Anyway, you said that you didn't agree with the athiests lack of faith. You said that anyone of any religion that recognizes and worships a God fulfulls the membership requirements of the BSA. For me, religion begins with one fundamental beleif. It's shared by most, if not all religions. The beleif that a force or power greater than our comprehensions of physics is existent and in control. This is the exact beleif that I lack, or at least do not understand, and how can I trust what I don't understand? It has long since seemed like a time-endured theory developed and grown before the knowledge of science. Off on a tangent here, but my point is that you are disagreeing with and to some extent discriminating against (however unintentionally it may be) athiests because they do not share that beleif with you. Are you saying that it is their specific fault that they do not believe it? I do not say that I specifically deny the existence of this power, I merely feel reluctant to commit myself to a religion (and therefore a specific way of life) on the premises of something I don't understand and definitely don't have any faith in.

 

The fact that you don't agree with this conclusion of indeciciveness is perfectly OK, as any society will have conflicts of agreement. But excluding these people from organizations and general attitudes of resentment at worst and ignorance at best can make athiests feel discriminated against just because they haven't come to beleive the same things about the world. Your comment about athiests walking one path and the BSA walking the other only further polarizes the situation.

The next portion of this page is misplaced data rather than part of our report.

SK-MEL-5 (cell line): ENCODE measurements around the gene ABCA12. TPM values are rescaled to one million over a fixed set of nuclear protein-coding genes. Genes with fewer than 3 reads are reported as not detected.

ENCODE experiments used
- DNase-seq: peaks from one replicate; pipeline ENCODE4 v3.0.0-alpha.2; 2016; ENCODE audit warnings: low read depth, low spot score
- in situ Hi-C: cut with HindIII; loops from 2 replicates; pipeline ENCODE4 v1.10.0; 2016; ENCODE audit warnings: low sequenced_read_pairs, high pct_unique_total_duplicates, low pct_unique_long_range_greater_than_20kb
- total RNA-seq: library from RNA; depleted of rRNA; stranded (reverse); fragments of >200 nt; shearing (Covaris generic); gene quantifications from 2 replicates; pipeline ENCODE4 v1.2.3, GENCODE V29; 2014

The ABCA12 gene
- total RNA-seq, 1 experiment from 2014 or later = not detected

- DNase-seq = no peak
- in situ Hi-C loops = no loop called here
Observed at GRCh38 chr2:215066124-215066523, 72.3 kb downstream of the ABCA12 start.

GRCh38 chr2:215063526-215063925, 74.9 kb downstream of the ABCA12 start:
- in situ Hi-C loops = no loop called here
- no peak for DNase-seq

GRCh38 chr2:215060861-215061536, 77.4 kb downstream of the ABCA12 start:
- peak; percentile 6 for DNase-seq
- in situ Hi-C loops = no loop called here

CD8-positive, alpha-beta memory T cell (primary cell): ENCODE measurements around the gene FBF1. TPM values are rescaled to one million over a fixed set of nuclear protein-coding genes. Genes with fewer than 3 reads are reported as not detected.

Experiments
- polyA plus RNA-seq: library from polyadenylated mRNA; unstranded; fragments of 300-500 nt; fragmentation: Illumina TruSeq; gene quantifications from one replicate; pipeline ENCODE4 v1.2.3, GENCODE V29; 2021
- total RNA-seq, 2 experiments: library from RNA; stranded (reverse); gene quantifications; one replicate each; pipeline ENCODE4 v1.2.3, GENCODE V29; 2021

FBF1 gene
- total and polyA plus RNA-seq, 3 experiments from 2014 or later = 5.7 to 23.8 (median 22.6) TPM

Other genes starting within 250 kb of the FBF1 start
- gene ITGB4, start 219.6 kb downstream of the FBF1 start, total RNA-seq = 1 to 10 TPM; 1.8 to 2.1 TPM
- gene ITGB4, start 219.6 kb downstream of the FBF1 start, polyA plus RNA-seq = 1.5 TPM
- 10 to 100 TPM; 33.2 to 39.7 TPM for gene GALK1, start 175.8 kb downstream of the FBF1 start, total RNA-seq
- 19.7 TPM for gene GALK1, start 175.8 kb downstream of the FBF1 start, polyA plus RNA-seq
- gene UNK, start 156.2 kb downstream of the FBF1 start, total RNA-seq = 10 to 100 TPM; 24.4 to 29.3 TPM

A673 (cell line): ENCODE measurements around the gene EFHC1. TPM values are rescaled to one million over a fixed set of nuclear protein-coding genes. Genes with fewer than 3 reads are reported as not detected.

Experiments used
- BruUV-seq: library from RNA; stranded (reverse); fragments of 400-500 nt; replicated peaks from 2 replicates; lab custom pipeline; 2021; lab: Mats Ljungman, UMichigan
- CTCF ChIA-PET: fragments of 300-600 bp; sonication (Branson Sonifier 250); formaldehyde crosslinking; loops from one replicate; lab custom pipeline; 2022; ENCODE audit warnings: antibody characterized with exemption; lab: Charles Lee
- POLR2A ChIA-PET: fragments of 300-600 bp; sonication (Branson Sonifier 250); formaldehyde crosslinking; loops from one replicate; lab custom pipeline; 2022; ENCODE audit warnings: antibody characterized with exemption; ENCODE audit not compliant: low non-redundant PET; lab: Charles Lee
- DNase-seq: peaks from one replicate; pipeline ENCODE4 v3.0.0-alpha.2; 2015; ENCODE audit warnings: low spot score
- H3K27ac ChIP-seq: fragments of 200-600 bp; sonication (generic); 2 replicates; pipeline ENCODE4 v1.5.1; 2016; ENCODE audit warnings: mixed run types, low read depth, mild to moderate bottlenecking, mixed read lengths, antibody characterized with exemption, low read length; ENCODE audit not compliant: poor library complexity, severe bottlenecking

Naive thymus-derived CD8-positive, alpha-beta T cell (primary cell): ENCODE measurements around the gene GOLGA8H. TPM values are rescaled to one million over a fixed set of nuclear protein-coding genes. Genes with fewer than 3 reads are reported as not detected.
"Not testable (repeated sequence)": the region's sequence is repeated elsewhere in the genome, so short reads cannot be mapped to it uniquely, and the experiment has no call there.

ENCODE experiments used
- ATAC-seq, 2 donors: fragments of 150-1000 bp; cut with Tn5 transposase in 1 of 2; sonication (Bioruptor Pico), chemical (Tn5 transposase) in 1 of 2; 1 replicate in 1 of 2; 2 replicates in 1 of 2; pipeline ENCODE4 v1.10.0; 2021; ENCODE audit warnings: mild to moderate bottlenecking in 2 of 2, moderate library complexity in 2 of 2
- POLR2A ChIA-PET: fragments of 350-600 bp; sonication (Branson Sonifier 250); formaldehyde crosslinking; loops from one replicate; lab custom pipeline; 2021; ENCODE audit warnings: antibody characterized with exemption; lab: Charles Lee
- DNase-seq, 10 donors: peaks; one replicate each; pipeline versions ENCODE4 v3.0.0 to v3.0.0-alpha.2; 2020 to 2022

What I'm saying is that athiesm doesn't just automatically reject values that Scouting teaches. The beleif in whether or not a controlling force is existent shouldn't gap the two the way they do.

 

Anyway, that was my athiest defense speech for the month.

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"What I'm saying is that athiesm doesn't just automatically reject values that Scouting teaches.

 

No but it does automatically reject one value we teach. And that is your choice. To deny membership to those who reject that value is the BSA's choice.

 

 

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I'm not sure what difference Bob means, but my faith tells me there is not a significant difference between somebody who doesn't believe in any God and somebody who is following a false god. I certainly don't think that it's irrelevant what name he calls God by--that's universalism, not ecumenism.

 

I understand that BSA has made a choice, and that it is entitled to make that choice. I'm trying to understand what the principle behind that choice is. Although BSA's documents refer to "God," BSA doesn't

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require monotheism. Apparently, all it requires is belief in some power greater than ourselves that can be conceptualized as God. To me, that's an extremely tenuous principle, and one that shades almost impreceptibly into less religious beliefs (like a reverence for "Nature").

 

(Why are my messages being cut off?)

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So Hunt, What specific situation has arisen in the unit you serve where you felt a scout was worshipping a false God?

 

 

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Well, Bob, since my son's troop follows the program, we don't inquire into the specific religious beliefs of the boys as long as they meet the joining requirements. I have no problem with a boy worshipping a false god, except that I regret he's not following what I consider the true religion. My point is that I don't see much qualitative difference between that boy and a boy who doesn't have any religion at all other than an ethical system. My simple question is this: why does BSA value adherence to any religion, no matter what its beliefs are, to adherence to a non-religious value system? Yes, it's BSA's choice, but what is the justification for that choice? What exactly is the value that is being embodied?